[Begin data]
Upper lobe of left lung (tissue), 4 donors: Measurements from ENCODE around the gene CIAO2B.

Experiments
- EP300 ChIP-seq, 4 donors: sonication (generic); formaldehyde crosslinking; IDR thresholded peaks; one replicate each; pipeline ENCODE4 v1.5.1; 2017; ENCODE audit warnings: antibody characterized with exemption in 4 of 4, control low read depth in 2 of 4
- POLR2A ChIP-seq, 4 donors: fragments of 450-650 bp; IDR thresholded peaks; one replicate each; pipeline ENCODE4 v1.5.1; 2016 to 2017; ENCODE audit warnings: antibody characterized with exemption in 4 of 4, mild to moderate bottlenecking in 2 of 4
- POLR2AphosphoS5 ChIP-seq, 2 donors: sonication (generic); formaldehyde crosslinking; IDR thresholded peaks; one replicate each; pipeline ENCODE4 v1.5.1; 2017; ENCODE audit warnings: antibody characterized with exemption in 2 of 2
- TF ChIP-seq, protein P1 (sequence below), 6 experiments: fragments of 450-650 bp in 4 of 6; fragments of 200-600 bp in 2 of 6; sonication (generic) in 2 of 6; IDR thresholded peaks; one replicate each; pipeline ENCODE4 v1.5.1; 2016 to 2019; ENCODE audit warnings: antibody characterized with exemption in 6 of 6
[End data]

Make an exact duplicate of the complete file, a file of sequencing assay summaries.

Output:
Upper lobe of left lung (tissue), 4 donors: Measurements from ENCODE around the gene CIAO2B.

Experiments
- EP300 ChIP-seq, 4 donors: sonication (generic); formaldehyde crosslinking; IDR thresholded peaks; one replicate each; pipeline ENCODE4 v1.5.1; 2017; ENCODE audit warnings: antibody characterized with exemption in 4 of 4, control low read depth in 2 of 4
- POLR2A ChIP-seq, 4 donors: fragments of 450-650 bp; IDR thresholded peaks; one replicate each; pipeline ENCODE4 v1.5.1; 2016 to 2017; ENCODE audit warnings: antibody characterized with exemption in 4 of 4, mild to moderate bottlenecking in 2 of 4
- POLR2AphosphoS5 ChIP-seq, 2 donors: sonication (generic); formaldehyde crosslinking; IDR thresholded peaks; one replicate each; pipeline ENCODE4 v1.5.1; 2017; ENCODE audit warnings: antibody characterized with exemption in 2 of 2
- TF ChIP-seq, protein P1 (sequence below), 6 experiments: fragments of 450-650 bp in 4 of 6; fragments of 200-600 bp in 2 of 6; sonication (generic) in 2 of 6; IDR thresholded peaks; one replicate each; pipeline ENCODE4 v1.5.1; 2016 to 2019; ENCODE audit warnings: antibody characterized with exemption in 6 of 6